Sections

A ‘hole’ new station

Brooklyn Daily
Share on TwitterTweet
Share on Facebook
Subscribe

Don’t miss our updates:

The MTA’s renovation of the Avenue J subway platform is turning neighbors’ backyards into garbage dumps thanks a new fence that allows trash to blow from the station onto their property.

Residents of the E. 16th Street — some of whom gave up five-feet of their yards to eminent domain when the transit authority began extending the platform — say that since a concrete wall protecting them from the noisy station came down earlier this year, garbage is being blown and thrown into their little pieces of paradise and the noise from the train is keeping them up at night.

“Everytime the train passes now, garbage comes into my yard,” said Benito Juarez, whose lived on the block between Avenue J and K for six years. “We get a lot of cigarette butts now.”

The MTA constructed a controversial windscreen after it removed the wall as part of its station renovation earlier this year. But slots between portions of the fence are up to four inches wide, and neighbors contend the new structure allows riders to peek through into the yards and throw trash there. On top of that, trash can easily blow through whenever a train goes by, and the fence does little to repel sound, say neighbors who claim they can now hear the conductor’s announcements very clearly whenever a train stops at the station.

“We’re having trouble sleeping,” said Juarez, who was so upset by the noise and lack of privacy that he covered up slots facing his yard with aluminum.

But even after Juarex took matters into his own hands, the MTA says the new fence is here to stay.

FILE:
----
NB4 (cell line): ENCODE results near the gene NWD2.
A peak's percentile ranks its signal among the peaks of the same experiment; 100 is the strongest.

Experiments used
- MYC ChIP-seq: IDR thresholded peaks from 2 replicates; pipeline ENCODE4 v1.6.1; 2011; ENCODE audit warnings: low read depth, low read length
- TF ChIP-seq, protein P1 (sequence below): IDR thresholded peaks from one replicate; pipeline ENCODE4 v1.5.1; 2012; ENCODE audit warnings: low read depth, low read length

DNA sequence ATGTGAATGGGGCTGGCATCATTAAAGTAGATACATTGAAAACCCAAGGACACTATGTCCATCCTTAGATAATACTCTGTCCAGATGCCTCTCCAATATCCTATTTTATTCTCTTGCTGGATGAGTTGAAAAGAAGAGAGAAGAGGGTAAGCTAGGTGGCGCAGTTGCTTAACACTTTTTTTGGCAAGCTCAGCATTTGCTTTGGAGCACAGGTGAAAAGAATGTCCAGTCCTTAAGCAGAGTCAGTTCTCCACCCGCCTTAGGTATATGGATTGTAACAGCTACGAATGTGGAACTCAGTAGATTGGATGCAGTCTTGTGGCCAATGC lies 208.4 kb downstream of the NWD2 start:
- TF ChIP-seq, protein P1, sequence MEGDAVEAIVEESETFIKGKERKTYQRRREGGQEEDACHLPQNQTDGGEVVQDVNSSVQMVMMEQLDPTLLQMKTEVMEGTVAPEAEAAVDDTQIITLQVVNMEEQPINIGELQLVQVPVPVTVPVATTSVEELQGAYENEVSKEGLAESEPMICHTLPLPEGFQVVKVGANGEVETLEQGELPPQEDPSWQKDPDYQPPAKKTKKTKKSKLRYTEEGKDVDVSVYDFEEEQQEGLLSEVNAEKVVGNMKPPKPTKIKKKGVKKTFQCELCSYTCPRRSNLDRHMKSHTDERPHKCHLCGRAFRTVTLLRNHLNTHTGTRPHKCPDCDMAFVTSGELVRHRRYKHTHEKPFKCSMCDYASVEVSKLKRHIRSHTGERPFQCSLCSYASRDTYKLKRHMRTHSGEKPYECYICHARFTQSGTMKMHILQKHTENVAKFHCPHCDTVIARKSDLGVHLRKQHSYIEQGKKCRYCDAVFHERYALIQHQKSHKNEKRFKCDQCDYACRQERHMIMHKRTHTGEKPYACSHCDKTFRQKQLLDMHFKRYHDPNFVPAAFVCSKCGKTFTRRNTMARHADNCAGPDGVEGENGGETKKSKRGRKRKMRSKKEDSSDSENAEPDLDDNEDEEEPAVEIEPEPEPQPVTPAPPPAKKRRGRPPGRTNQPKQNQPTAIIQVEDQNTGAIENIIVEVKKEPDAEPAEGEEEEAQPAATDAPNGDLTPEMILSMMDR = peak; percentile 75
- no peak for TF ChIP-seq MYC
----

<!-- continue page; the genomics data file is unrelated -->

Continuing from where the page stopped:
“There are no plans to change the design now,” said MTA spokeswoman Deirdre Parker.

But residents say they warned the MTA that the barrier wouldn’t be sufficient when the agency revealed its plans during the eminent domain process.

“We have been fighting this for years, but they haven’t listened to us,” said Maryann Caputo, who has two houses on the block that border the subway platform. “An MTA representative once told me that if I didn’t like it, I should move!”

E-mail records confirm that residents on the block had been complaining to the MTA about its plans for a Swiss-cheesey barrier since 2006.

The MTA defended the fence, which it said are part of a universal design for outdoor stations that allows rainwater to flow freely from the station.

“The new windscreen design ... cannot be customized” wrote Frederick Smith, in a letter to a resident of the block in April.

But residents say they’re getting the shaft.

“We need the MTA to do something — the new platform is nice for riders, but for us it doesn’t look good,” said Juarez.

Reach reporter Eli Rosenberg at erosenberg@cnglocal.com or by calling (718) 260-2531. And follow him at twitter.com/from_where_isit.
Updated 11:48 am, January 16, 2019
Today’s news:
Share on TwitterTweet
Share on Facebook
Subscribe

Don’t miss our updates:


Reasonable discourse

Comments closed.

First name
Last name
Your neighborhood
Email address
Daytime phone

Your letter must be signed and include all of the information requested above. (Only your name and neighborhood are published with the letter.) Letters should be as brief as possible; while they may discuss any topic of interest to our readers, priority will be given to letters that relate to stories covered by The Brooklyn Paper.

Letters will be edited at the sole discretion of the editor, may be published in whole or part in any media, and upon publication become the property of The Brooklyn Paper. The earlier in the week you send your letter, the better.

Keep it local!

Stay in touch with your community. Subscribe to our free newsletter: